Seaton: Scruffy City Vengeance (Update)

Vengeance is not justice. You would think career prosecutors would know this, since Justice Robert Jackson famously admonished them to seek the latter. Unfortunately, prosecutors in my backyard are currently pursuing a case of nothing less than full-blown country vengeance, ripping open a twelve-year-old community wound in the process.

Eric Boyd’s murder trial started this week. Boyd is accused of horrifically raping, torturing, and murdering two UT College students, Channon Christian and Christopher Newsom, twelve years ago. Three other defendants accused of participating in the nightmarish crime are currently serving sentences amounting to life plus cancer. One is on death row.

Boyd, however, is currently on year ten of an eighteen year federal bit for harboring the alleged ringleader of this crime, Lemaricus Davidson.

So why now, twelve years and two murder trials after the fact, is the Knox County District Attorney’s Office hauling Eric Boyd in for Channon Christian and Chris Newsom’s murders?

The DA’s office found a stooge with a motive. George Thomas, one defendant serving two consecutive life sentences with a 25-year kicker, agreed to testify for the State if they reduced his sentence to fifty years, with eighty percent guaranteed.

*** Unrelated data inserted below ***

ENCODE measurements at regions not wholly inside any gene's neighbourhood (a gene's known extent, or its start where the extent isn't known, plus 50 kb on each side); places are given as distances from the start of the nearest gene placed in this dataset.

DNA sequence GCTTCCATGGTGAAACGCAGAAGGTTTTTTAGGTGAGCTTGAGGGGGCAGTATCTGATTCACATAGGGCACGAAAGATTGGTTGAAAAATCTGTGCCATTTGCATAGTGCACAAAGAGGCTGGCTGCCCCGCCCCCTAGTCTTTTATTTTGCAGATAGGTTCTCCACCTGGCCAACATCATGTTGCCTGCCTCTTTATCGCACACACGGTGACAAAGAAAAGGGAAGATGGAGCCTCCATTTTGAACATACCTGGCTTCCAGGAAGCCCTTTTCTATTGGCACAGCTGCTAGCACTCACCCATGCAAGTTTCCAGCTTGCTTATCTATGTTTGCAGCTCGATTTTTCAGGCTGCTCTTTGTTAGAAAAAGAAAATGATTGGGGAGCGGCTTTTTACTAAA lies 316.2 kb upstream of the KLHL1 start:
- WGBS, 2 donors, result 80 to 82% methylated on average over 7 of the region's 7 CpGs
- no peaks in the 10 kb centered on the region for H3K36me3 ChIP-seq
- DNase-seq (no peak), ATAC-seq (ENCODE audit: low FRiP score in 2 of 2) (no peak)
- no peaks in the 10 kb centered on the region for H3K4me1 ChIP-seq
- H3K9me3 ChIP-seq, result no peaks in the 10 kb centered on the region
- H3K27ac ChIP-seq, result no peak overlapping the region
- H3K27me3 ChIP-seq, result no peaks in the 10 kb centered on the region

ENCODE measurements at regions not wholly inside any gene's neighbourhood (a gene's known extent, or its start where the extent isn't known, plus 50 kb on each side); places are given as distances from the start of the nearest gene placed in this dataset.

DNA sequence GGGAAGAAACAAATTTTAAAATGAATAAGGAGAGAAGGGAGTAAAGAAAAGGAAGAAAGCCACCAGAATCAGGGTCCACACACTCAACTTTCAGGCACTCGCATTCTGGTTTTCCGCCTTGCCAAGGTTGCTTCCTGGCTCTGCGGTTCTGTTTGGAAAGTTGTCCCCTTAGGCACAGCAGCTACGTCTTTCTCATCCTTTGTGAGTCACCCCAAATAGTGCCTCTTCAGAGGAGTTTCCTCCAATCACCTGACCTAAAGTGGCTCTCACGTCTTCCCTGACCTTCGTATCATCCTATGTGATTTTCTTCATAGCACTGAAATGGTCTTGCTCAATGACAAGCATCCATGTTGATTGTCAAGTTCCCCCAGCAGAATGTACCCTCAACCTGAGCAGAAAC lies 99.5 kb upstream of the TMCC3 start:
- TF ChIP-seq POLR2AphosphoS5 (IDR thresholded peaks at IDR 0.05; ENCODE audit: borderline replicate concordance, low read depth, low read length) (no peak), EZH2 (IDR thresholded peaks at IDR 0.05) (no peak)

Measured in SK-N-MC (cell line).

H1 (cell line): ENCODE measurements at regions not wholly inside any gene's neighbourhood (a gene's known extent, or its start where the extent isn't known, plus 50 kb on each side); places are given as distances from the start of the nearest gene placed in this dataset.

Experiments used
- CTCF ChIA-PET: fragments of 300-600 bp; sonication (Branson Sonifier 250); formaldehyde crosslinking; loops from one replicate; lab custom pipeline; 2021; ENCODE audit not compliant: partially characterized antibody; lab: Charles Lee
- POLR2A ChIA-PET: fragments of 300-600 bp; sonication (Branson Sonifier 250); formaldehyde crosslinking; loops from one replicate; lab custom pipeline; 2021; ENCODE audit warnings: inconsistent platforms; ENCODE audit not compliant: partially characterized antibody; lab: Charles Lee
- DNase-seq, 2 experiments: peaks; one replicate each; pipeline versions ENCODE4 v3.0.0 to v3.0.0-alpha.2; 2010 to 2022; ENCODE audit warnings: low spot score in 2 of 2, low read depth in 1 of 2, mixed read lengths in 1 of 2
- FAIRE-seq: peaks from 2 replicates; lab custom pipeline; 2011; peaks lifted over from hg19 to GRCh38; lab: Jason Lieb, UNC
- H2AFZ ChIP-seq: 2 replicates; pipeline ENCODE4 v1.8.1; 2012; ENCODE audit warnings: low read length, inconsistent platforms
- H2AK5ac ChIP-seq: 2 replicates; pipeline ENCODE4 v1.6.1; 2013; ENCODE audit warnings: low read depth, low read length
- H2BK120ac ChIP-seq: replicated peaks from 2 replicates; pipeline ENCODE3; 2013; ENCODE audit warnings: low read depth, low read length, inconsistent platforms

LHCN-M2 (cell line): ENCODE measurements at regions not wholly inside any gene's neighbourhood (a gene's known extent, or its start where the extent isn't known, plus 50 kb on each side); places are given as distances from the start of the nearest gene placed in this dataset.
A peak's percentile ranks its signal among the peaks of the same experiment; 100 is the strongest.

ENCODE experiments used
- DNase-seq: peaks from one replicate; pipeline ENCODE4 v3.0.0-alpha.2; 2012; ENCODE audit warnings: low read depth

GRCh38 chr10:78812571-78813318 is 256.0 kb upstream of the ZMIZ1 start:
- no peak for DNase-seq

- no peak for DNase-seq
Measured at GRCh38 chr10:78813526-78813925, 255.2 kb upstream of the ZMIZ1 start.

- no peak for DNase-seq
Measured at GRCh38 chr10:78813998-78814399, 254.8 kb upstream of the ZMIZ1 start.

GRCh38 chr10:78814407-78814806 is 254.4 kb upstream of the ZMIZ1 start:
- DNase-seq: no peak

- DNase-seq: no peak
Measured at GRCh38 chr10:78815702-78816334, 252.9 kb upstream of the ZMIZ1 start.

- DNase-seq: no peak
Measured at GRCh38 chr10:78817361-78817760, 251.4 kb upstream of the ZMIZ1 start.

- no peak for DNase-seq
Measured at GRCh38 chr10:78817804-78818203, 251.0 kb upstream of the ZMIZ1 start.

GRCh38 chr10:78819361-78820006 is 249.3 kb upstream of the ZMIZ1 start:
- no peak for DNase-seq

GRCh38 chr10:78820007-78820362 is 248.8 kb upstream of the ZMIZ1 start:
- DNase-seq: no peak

Thomas is 36. He’s still going to serve forty years under this new deal for his participation in the Christian/Newsom murders. That leaves him a good shot at dying behind bars anyway.

So why come forward now and help throw Eric Boyd under the bus? When you consider the circumstances, it’s easy to see the motive. Thomas knew there was a chance Eric Boyd might actually get out of prison and wanted to make Boyd suffer just as much.

And the Knox County DA’s office made the decision to strike a sweetheart deal with someone already found guilty by two juries for raping, torturing, and murdering Channon Christian and Christopher Newsom in one of the most horrifically brutal murders in East Tennessee history.

So the DA’s office gets a willing stooge who’s motivated to say and do anything to make sure Eric Boyd is seen by a trier of fact as a No Good Rat Bastard who Totally Did It. And the DAs have their shot at finally popping their “one that got away” with a guilty verdict.

Is anyone seeing the problem here? Do I need to spell this out in further detail?

Okay, let’s bring out the teaching stick first. I’ve been accused of overusing the Angry Chair Leg of Truth before, so we’ll begin with a softer approach.

None of this is about seeking justice, incentivizing a plea deal, or any job function prosecutors normally perform. This is a trial focused on one goal only: does a man currently serving nearly twenty years in federal prison need to suffer more?

The District Attorney’s office, by bringing the Christian/Newsom murders back into Knox County, is happily reopening a twelve-year-old wound that still sparks a racial divide in the region. Five people of color were accused of raping, torturing, and murdering two white college kids.